It’s even worse when race is taken into account. Despite being only 12 percent of the adult population, Black people account for over a third of those incarcerated in the U.S. That number climbs to over half when Black and Latinx people are counted together. The horrible combination of overly punitive drug policy, excessive sentencing, and the use of for-profit prisons makes for, in many ways, a form of legal slavery. It’s so bad that reform of the U.S. criminal legal system actually enjoys some bipartisan support.

Emmanuel means “God with us,” so for us to gather near to Jesus this Christmas season, we should remember the “with us” that Jesus himself said he came to proclaim his Good News to. Jesus is our melaninated Savior from the southern part of Jerusalem who was unjustly imprisoned shortly before having his life snuffed out in a shameful, public, state-sponsored execution. However, as his followers comprise the Body of Christ still in the world today, we can cooperate in his saving work by helping bring “liberty to captives and freedom from oppression.

Call to Action:

The EQUAL Act is bipartisan legislation that seeks to eliminate the disparity in sentencing for cocaine offenses, a major contributor to mass incarceration. It would apply retroactively to those already convicted or sentenced. As people of faith, we cannot continue to tolerate racial profiling, brutality and hyper-militarization in policing, the loss of future generations to mass incarceration, or the perpetuation of poverty. We affirm the truth that every person is entitled to dignity and equitable justice under law.

Help us ensure that the EQUAL Act is included in the Senate’s must-pass legislation by the end of this year.

Advent 2022: Better Neighbors Show Mercy to Families

NETWORK Lobby offers Advent reflections

Advent 2022: Better Neighbors Show Mercy to Families

Colin Martinez Longmore
November 28, 2022

Reflection:

The iconic image that so many people associate with Advent is the Holy Family – the baby Jesus, Mary, and Joseph, usually huddled in a stable and surrounded by livestock.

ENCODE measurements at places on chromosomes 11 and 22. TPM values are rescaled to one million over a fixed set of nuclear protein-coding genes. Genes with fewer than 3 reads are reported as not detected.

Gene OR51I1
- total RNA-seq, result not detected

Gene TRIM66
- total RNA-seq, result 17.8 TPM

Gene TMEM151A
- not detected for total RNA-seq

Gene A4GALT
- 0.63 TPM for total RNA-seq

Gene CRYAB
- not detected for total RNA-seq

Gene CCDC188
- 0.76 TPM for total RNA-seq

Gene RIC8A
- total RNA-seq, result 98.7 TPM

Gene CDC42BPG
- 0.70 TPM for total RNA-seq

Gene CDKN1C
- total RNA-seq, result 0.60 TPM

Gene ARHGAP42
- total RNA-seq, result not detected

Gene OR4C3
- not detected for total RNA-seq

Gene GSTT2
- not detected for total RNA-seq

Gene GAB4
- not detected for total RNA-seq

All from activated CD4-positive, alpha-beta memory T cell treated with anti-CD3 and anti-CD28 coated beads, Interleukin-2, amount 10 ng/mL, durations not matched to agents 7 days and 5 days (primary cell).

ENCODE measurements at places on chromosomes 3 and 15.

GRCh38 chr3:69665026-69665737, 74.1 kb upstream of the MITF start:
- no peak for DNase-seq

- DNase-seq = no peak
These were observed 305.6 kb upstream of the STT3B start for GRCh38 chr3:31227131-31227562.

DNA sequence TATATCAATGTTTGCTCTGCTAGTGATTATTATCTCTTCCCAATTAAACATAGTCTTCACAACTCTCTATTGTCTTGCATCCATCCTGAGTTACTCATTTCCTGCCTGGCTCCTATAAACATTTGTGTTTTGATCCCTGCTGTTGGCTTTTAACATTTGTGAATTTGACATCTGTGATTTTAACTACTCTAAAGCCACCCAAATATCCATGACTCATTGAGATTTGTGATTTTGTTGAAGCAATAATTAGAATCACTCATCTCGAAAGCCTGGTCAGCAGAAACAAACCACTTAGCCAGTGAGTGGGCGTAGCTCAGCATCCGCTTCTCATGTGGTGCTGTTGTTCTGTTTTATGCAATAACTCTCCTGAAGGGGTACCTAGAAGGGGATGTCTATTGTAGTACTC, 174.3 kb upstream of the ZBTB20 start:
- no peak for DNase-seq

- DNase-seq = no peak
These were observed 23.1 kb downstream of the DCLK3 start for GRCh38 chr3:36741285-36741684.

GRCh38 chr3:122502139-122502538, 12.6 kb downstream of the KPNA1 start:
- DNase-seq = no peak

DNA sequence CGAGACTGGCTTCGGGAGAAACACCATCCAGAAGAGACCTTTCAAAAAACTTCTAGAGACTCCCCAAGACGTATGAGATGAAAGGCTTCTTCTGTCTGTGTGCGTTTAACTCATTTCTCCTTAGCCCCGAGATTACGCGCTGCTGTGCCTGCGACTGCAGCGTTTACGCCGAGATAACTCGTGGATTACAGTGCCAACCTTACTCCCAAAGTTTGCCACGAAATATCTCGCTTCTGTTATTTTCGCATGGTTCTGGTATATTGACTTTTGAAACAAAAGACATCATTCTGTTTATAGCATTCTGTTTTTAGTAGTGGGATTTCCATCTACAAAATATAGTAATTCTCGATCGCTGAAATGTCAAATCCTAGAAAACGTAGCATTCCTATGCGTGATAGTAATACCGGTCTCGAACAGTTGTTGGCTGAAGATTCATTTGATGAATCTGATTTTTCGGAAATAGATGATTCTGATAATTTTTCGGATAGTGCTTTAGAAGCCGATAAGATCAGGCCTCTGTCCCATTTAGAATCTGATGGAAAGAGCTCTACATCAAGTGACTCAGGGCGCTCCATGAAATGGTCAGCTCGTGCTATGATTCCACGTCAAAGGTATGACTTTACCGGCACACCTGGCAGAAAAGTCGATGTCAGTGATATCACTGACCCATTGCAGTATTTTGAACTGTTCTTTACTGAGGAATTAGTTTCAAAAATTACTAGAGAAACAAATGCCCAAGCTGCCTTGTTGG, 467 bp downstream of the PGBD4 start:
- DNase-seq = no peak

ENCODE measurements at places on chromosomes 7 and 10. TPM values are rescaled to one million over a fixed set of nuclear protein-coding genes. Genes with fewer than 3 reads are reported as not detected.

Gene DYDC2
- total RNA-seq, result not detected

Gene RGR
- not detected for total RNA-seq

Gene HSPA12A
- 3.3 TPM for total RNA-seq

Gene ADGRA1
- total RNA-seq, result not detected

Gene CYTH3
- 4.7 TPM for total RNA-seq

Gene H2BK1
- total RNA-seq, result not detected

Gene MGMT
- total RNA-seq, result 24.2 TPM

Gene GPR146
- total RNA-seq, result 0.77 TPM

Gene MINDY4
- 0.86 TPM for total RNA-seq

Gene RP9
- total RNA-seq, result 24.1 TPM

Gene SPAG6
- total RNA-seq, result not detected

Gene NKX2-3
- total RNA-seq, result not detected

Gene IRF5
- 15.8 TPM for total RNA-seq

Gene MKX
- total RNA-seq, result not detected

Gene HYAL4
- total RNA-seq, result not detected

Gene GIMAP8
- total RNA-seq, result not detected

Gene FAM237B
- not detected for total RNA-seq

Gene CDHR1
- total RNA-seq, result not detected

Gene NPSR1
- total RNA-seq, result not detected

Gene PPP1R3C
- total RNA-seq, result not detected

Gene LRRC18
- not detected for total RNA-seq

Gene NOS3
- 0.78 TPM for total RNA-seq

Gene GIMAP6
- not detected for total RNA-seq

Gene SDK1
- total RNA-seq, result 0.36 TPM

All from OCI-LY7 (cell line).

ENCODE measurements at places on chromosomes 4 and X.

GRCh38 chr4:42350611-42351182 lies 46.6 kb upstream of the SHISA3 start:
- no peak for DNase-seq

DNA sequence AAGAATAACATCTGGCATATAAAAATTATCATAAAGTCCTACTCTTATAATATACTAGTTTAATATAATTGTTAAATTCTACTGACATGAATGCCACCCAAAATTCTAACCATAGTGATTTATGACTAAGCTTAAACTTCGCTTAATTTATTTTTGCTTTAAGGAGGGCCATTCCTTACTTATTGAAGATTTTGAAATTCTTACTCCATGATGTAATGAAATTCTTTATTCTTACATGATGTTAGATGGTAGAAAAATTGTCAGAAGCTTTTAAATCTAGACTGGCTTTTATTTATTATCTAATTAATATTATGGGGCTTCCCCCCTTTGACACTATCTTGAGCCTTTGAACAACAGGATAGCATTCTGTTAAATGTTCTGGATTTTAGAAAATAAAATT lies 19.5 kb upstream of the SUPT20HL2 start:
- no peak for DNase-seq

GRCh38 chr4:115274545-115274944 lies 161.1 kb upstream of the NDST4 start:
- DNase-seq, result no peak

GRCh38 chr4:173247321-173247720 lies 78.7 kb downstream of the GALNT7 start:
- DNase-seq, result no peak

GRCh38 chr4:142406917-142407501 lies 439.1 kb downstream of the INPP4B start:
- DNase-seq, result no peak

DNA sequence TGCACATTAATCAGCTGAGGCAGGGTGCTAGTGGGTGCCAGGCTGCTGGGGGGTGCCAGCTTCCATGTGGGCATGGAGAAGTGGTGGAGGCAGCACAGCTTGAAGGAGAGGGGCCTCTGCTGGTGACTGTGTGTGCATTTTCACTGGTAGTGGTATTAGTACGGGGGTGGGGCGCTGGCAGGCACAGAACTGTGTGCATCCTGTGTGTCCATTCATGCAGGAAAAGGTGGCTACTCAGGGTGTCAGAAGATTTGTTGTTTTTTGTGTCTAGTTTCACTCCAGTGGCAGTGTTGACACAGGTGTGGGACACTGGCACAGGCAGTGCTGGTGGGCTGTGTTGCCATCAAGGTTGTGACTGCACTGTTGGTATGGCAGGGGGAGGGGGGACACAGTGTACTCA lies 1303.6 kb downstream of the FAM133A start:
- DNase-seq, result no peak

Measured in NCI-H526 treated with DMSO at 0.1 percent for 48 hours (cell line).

It’s not an auspicious start for the Son of the living God. A family that has no place to stay and barely any resources to get by is something we still associate with the margins of society. It’s clear that God wants to associate with humility and poverty.

But what happens next matters. In the Gospel infancy narratives – and our Christmas holiday traditions – we see people respond to this vulnerable family with effusive displays of mercy. The shepherds come to praise him. The magi arrive with their gifts. This is how they respond to a child born into poverty.

The Corporal Works of Mercy, understood by Catholics, are: feed the hungry, give drink to the thirsty, shelter the homeless, visit the sick and imprisoned, give alms to the poor, and bury the dead. The visit of the magi brought with it not only material assistance (gold), but resources used in the care of the sick (frankincense) and the dead (myrrh). The mercy of strangers helped the Holy Family to survive on their perilous journey during the infancy of Jesus.

In Matthew’s Gospel, Jesus invokes a similar set of criteria for those who will join him in paradise. “For you saw me hungry and you fed me.” “I was a stranger and you welcomed me.” It is by participation in these concrete acts of mercy that we believe we too shall be shown mercy. And as Jesus points out, it in doing these acts of mercy that we directly encounter and come to know him, our Savior.

As Christians gather around manger displays in anticipation of another Christmas, it’s still good to reflect on how struggling families are getting by today. As with the Holy Family, it may still require the extraordinary intervention of personal strangers. Except instead of songs of praise and expensive gifts, we can offer acts of mercy through political action.

The Child Tax Credit, which was expanded in both size and scope for only one year as part of the American Rescue Plan, lifted 2.1 million children out of poverty in 2021. It stabilized the finances of more than 36 million families, including 62 million children, and resulted in 716,000 fewer Black children and 1.2 million fewer Latino children in poverty. Now NETWORK is pushing to get the Child Tax Credit once again included in the end-of-year tax package, but we need your help.

Call to Action:

You can take action to help support the Child Tax Credit by calling your Senators. Tell them that Congress has an incredible chance to drastically reduce child poverty by ensuring the Child Tax Credit makes it into the end-of-year tax package, and you expect them to act on behalf of the children in your state.

CHIPS and Science Act of 2022 Promotes Gender and Racial Equity in STEM Workplaces

CHIPS and Science Act of 2022 Promotes Gender and Racial Equity in STEM Workplaces

Gina Kelley
August 4, 2022

In a difficult year for the care economy, there has been a small but impactful victory.